The film is about the troubles faced by a colliery brass band, following the closure of their pit. The soundtrack for the film was provided by the Grimethorpe Colliery Band, and the plot is based on Grimethorpe's own struggles against pit closures. It has been generally very positively received for its role in promoting brass bands and their music. Parts of the film make reference to the huge increase in suicides that resulted from the end of the coal industry in Britain, and the struggle to retain hope in the circumstances.
In the United States, the film was promoted simply as a romantic comedy involving McGregor and Fitzgerald's characters.
Theatrical release poster
|Directed by||Mark Herman|
|Produced by||Steve Abbott|
|Written by||Mark Herman|
|Music by||Trevor Jones|
|Edited by||Michael Ellis|
|Box office||£3 million|
The film is set ten years after the year-long strike in 1984–85 by the National Union of Mineworkers in Britain. Before the privatisation of British Coal, a wave of pit closures took place. In contrast to the militancy of 1984–85, the miners put up little resistance. Many had been in debt ever since the long strike, and were prepared to take redundancy money whilst it was on offer. The National Coal Board arranged private ballots between closing a pit immediately with compulsory redundancies (which were relatively generous) or taking a pit to a review procedure to determine whether a profit could be made in the private sector (where any redundancy money would have probably been much lower). Although miners had a tradition of fighting for their jobs, the risk of losing the redundancy money on offer by going forwards to privatisation swung the votes in most ballots to be in favour of pit closure and redundancy. The loss of hope, pride and fighting spirit in what were previously proud mining communities was the basis for the idea of being "brassed off".
The British miners were bitterly divided in the aftermath of the '84–'85 strike. Although the majority of Yorkshire miners observed the year-long strike, a minority broke the strike and were ostracised in their communities as "scabs" thereafter. The word "scab" has a slightly broader meaning in Britain than in North America, and this is sometimes used in the film. Rather than referring solely to strikebreakers, the word "scab" can also refer to a traitor and particularly a traitor to the working class, which is used in the film for cases such as having a relationship with a management employee or going against the recommended line from the trade union. The film was cited in a thesis at the University of Nottingham to illustrate usage of the word in parts of Britain.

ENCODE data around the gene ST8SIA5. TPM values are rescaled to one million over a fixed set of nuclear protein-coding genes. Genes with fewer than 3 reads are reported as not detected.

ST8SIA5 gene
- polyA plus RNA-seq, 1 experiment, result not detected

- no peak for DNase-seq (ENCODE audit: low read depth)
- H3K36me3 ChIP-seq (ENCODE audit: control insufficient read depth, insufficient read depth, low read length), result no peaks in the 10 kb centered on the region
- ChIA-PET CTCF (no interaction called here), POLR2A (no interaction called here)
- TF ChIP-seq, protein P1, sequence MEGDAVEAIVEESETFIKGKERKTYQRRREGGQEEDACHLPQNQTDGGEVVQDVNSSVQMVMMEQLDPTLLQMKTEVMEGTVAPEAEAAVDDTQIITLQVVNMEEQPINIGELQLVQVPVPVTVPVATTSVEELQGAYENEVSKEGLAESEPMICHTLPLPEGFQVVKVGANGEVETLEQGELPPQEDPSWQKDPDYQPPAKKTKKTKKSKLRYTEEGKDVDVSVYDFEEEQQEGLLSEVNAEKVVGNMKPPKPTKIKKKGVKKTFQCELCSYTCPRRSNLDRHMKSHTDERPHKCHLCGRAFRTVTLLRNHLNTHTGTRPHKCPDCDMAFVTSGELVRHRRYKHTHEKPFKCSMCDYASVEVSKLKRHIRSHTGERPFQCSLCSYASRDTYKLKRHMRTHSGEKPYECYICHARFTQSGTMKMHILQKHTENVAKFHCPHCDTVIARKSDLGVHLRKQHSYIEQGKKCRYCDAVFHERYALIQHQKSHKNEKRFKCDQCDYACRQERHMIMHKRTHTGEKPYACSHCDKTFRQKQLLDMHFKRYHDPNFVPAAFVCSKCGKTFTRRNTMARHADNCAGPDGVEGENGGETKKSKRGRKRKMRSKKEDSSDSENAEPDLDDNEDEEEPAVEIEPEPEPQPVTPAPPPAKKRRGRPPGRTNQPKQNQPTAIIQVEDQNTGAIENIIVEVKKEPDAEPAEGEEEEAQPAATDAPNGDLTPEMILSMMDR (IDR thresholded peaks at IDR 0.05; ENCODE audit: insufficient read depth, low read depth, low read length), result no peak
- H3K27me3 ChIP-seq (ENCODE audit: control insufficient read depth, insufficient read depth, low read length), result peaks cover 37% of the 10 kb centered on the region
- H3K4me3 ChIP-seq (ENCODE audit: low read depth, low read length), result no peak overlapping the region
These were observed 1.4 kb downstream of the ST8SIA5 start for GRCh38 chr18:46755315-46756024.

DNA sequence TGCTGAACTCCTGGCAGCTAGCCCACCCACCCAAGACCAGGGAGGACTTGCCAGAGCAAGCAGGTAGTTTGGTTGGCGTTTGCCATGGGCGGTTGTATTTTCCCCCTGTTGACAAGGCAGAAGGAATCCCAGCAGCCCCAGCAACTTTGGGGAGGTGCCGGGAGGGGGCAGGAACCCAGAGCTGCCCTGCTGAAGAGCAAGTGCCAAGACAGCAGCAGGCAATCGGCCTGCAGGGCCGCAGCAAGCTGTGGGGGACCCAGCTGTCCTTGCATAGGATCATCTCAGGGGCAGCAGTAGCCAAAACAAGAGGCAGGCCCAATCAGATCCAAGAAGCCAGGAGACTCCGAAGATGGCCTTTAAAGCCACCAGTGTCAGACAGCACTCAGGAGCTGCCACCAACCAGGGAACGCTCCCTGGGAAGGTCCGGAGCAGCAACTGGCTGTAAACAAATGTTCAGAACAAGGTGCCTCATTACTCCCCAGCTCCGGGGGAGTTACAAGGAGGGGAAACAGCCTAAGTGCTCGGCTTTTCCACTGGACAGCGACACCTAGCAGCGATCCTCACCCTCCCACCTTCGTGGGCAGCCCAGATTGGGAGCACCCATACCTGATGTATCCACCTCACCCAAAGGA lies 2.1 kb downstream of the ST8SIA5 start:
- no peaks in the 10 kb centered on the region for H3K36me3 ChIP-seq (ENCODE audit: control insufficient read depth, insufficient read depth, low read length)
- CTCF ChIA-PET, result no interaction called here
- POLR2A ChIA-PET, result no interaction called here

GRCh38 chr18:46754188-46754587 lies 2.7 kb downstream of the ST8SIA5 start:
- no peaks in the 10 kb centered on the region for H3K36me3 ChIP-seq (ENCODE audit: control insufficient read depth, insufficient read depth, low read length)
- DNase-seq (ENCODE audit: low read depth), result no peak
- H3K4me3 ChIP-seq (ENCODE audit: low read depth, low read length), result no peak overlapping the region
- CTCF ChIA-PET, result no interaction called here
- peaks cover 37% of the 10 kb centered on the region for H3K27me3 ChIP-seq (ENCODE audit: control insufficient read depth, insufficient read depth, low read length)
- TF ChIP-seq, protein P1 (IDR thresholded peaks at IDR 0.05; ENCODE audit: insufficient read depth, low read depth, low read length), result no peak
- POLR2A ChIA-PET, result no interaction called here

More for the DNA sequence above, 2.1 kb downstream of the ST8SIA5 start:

Beginning in early 1993, groups of miners' wives camped outside some pits' gates and outside the Department of Trade and Industry in London. This is referred to in the film. It contrasts with the muted response from the mineworkers, some of whom sang Shut the pit! to the tune of the song Here We Go! from the 1984–85 strike.
Gloria Mullins has been sent to her home town of Grimley to determine the profitability of the pit for the management of British Coal. She also plays the flugelhorn, and is allowed to play with the local brass band after playing Concierto de Aranjuez with them. The band is made up of miners from whom she must conceal her purpose. She renews a childhood romance with Andy Barrow, which soon leads to complications. Andy is bitter about the programme of pit closures and determined to fight on, but he is also realistic about the circumstances and predicts a 4-to-1 majority for closure and redundancy. When Andy realises that Gloria is working for management, he accuses her of naïvety for thinking that the Coal Board is considering whether the pit has any viable future and argues that the decision to close Grimley would have been taken years earlier. It is later revealed, during a confrontation between Gloria and the management of the colliery, that the decision to close the colliery had been made two years previously, and that this was to have gone ahead regardless of the findings of her report; the report was simply a public relations exercise to placate the miners and members of the public sympathetic to their plight.
The passionate band conductor, Danny Ormondroyd, finds he is fighting a losing battle to keep the rest of the band members committed. His son, Phil, is badly in debt and becomes a clown for children's parties, but this fails to prevent his wife and children walking out on him. In debt, Phil votes for the redundancy money, which he becomes ashamed of. As Danny collapses in the street and is hospitalised, Phil suffers a mental breakdown while entertaining a group of children, as part of a harvest festival in a church. He refers to himself as "Coco the scab"—a name that he had been called by a debt collector who he had asked to wait until the redundancy money had come through. Eventually, he attempts suicide by trying to hang himself, but is taken to the hospital. Phil reveals to Danny that in light of the colliery's closure, the band has decided not to continue playing.